Beautiful lush fields of green grass in the spring start with adequate preparation in the fall. By the time the first fall frost hits, next year’s growing season has already begun. Preparing your lawn for winter doesn’t have to take a lot of time or effort. Just a couple of hours on a Saturday afternoon and a few basic tips is all you need to get a head start on next year.
When should I prep my lawn for winter?
September or October is the best time to get started. If you haven’t had a soil test recently, start there, then aerate to make it easier for fertilizer and water to reach the roots before they are dormant.
How short should I mow?
In the fall, you should mow your grass every 10 to 14 days until all of the leaves have fallen. By the time you mow your grass for the last time before winter, it should be about an inch tall. However, you must take it down incrementally to avoid stressing the plants. Start by mowing no more than one-third of your current grass length. A few days later, mow again. It might take two or three mowing’s to get it short enough for winter.
Do I need to aerate?
Yes. It’s always a good idea to aerate your lawn before winter. This makes it easier for fertilizer and moisture to get to the roots once the ground is frozen over. Choose a day when the soil is moist, but not wet. You can rent an aerator and do it yourself, or hire a company to aerate for you. A couple passes around the lawn is all it takes.
How much should I fertilize?
The only way to truly know is to conduct a soil test. This will give you a clear direction as to what your lawn needs. When distributing fertilizer use a rotary spreader with a high-phosphorus product to stimulate root growth, based on your soil test.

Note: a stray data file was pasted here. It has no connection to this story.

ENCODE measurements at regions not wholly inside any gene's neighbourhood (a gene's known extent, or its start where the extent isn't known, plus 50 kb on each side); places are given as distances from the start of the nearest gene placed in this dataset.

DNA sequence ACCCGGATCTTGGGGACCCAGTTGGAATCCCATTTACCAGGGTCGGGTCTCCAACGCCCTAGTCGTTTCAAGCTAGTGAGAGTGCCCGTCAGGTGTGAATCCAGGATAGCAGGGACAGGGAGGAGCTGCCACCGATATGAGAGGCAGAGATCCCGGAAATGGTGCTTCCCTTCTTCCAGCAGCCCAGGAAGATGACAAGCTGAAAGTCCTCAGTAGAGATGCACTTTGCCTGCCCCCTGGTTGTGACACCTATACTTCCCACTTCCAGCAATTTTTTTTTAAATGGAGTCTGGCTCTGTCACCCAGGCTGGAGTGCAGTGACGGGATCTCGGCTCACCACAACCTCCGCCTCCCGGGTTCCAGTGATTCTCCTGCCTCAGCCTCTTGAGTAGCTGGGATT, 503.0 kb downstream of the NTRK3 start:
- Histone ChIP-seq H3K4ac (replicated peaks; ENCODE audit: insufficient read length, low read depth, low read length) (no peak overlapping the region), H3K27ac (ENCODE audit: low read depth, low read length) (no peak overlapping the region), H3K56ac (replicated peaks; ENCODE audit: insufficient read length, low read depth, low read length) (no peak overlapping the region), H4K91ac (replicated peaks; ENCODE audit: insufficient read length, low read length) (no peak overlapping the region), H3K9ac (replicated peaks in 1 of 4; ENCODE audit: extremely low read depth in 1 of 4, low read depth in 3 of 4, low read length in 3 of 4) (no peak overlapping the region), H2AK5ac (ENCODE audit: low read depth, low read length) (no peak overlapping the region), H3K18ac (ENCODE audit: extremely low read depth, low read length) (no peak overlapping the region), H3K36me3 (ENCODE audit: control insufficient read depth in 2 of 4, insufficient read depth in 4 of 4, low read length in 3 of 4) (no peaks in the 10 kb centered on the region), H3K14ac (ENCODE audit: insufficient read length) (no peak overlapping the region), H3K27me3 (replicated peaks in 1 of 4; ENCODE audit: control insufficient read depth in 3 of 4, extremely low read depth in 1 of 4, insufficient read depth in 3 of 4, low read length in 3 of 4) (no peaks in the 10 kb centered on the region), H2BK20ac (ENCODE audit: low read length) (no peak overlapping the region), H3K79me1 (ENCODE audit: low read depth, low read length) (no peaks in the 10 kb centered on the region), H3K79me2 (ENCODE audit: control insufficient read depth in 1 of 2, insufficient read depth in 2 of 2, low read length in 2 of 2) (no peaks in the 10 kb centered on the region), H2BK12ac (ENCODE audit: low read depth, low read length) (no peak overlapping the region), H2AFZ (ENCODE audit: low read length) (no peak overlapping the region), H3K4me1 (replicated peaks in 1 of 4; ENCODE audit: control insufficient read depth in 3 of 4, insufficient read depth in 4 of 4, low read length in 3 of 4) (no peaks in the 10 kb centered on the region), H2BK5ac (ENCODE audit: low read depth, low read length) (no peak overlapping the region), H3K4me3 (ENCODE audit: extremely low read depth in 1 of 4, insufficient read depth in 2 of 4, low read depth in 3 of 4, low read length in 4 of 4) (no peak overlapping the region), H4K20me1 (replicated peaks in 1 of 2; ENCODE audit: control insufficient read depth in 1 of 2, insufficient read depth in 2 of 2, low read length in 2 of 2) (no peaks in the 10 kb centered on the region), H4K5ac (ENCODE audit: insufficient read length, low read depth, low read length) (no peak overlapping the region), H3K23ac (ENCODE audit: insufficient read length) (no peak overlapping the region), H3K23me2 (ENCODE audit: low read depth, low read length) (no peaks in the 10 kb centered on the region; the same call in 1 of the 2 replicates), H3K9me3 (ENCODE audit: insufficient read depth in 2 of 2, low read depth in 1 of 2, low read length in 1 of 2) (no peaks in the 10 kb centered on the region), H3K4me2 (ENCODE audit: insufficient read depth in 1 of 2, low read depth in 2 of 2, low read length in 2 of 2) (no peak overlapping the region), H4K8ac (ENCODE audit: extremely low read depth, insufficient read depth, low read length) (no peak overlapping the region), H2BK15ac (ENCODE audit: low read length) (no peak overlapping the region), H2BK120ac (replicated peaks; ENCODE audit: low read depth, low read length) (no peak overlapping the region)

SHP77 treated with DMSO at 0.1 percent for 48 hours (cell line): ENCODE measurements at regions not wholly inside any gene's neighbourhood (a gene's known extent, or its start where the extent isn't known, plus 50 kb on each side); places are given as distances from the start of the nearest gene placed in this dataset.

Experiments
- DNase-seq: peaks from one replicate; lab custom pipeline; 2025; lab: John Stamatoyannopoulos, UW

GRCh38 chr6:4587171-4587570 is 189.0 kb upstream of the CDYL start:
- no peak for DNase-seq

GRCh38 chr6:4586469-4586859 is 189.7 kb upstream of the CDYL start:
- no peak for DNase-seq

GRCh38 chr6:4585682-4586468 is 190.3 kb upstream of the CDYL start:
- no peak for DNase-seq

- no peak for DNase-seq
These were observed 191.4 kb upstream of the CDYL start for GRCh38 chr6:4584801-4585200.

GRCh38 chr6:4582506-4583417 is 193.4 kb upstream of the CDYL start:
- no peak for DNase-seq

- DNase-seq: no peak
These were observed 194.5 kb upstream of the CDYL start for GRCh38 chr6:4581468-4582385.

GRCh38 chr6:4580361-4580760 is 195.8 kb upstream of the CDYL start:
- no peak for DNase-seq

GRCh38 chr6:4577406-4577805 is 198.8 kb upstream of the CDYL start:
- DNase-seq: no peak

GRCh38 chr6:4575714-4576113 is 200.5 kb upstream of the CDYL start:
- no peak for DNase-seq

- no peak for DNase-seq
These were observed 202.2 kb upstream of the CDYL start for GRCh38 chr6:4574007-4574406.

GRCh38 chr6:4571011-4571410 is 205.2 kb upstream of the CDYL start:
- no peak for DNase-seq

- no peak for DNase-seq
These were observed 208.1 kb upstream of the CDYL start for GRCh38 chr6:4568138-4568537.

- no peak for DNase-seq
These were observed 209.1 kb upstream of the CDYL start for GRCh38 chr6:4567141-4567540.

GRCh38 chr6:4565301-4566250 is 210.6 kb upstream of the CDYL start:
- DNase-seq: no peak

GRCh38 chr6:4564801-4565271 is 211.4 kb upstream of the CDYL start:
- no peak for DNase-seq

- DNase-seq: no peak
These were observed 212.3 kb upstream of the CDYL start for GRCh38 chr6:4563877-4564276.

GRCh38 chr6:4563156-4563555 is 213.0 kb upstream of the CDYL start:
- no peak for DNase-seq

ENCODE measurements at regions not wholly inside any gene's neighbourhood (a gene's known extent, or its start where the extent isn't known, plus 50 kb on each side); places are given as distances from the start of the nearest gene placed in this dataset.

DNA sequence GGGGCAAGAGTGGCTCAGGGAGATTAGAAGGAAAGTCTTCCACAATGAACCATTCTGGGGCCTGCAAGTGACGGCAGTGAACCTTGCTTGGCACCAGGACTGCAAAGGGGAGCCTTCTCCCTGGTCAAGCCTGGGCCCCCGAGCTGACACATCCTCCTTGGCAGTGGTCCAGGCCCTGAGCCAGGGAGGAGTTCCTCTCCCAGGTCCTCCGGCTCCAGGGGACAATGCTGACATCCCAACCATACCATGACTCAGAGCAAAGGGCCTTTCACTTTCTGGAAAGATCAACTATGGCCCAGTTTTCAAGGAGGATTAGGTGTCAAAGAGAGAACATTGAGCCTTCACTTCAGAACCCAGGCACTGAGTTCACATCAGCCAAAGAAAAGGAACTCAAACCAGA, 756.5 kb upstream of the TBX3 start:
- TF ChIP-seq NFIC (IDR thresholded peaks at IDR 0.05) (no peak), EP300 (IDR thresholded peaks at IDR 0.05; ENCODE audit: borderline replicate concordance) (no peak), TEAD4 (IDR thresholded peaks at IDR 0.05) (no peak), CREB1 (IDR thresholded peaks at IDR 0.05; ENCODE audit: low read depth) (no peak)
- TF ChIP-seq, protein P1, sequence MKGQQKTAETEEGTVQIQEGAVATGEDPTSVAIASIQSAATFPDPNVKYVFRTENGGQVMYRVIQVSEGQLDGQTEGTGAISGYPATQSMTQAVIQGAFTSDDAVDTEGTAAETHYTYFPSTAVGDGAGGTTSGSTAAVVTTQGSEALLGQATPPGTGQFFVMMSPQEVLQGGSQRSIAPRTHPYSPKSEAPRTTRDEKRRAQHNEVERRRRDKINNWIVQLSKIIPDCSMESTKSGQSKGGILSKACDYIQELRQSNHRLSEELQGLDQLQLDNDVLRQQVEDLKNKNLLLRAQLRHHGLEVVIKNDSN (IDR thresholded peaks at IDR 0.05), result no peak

What if my grass is struggling before winter hits?
If you have areas of your lawn that need extra care where grass is already sparse, start with seeding in the early fall. First, spread a half-inch layer of aged compost, then use your spreader to seed the area over the compost. Mix the seeds into the compost with a leaf rake and water lightly 2-3 times a day until the seeds start to sprout. This process should be started well ahead of the first frost, so the new grass has time to reach at least 3 inches. Then mow, and let the grass rest for its long winter’s nap.
Is winter prep really crucial?
Honestly, no. If you do absolutely nothing to your lawn before winter, chances are it will still come back and provide green grass next year. But you’ve spent all spring and summer creating a beautiful lawn for backyard barbeques and summer fun, don’t let all your hard work go to waste.